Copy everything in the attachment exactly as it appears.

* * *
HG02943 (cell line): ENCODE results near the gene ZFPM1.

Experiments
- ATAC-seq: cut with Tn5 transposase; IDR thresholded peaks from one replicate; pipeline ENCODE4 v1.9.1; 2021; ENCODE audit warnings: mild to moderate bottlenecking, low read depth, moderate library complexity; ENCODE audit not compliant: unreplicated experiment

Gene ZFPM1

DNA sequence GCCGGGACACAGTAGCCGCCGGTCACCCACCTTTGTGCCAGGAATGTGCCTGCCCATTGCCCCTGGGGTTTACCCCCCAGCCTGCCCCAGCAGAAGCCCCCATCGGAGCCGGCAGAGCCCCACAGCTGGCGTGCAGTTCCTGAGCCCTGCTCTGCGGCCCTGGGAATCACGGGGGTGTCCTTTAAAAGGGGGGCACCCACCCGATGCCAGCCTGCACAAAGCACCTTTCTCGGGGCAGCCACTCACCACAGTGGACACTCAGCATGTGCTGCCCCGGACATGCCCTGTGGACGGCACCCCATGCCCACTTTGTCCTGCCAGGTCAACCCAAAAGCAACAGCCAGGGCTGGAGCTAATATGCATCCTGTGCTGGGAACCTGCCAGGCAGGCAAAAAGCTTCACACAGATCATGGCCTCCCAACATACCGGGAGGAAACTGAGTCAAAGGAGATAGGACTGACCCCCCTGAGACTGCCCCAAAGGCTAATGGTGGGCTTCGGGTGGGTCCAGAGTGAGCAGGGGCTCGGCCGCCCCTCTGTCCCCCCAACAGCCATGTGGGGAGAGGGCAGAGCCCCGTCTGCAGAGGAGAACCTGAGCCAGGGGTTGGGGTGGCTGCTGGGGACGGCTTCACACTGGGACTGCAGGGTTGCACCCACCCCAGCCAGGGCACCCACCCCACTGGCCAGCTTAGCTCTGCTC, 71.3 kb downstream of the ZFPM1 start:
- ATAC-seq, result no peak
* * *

HG02943 (cell line): ENCODE results near the gene ZFPM1.

Experiments
- ATAC-seq: cut with Tn5 transposase; IDR thresholded peaks from one replicate; pipeline ENCODE4 v1.9.1; 2021; ENCODE audit warnings: mild to moderate bottlenecking, low read depth, moderate library complexity; ENCODE audit not compliant: unreplicated experiment

Gene ZFPM1

DNA sequence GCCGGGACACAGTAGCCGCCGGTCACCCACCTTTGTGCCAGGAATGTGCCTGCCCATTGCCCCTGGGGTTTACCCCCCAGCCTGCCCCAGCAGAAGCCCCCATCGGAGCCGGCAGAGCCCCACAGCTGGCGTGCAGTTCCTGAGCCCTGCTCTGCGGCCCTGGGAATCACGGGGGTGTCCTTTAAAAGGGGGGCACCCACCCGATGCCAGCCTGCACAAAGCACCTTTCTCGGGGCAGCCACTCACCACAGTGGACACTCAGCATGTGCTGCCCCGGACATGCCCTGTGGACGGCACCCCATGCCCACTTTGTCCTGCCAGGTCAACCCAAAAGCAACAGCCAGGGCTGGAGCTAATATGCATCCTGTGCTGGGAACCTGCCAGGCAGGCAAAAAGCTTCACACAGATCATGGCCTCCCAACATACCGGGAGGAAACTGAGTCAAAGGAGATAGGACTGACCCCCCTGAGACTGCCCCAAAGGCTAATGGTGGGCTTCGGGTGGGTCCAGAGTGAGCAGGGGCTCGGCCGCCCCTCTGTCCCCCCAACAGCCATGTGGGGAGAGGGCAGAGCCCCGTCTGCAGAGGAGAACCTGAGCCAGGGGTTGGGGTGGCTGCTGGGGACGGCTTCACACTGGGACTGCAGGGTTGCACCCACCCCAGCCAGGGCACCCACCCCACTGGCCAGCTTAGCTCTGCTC, 71.3 kb downstream of the ZFPM1 start:
- ATAC-seq, result no peak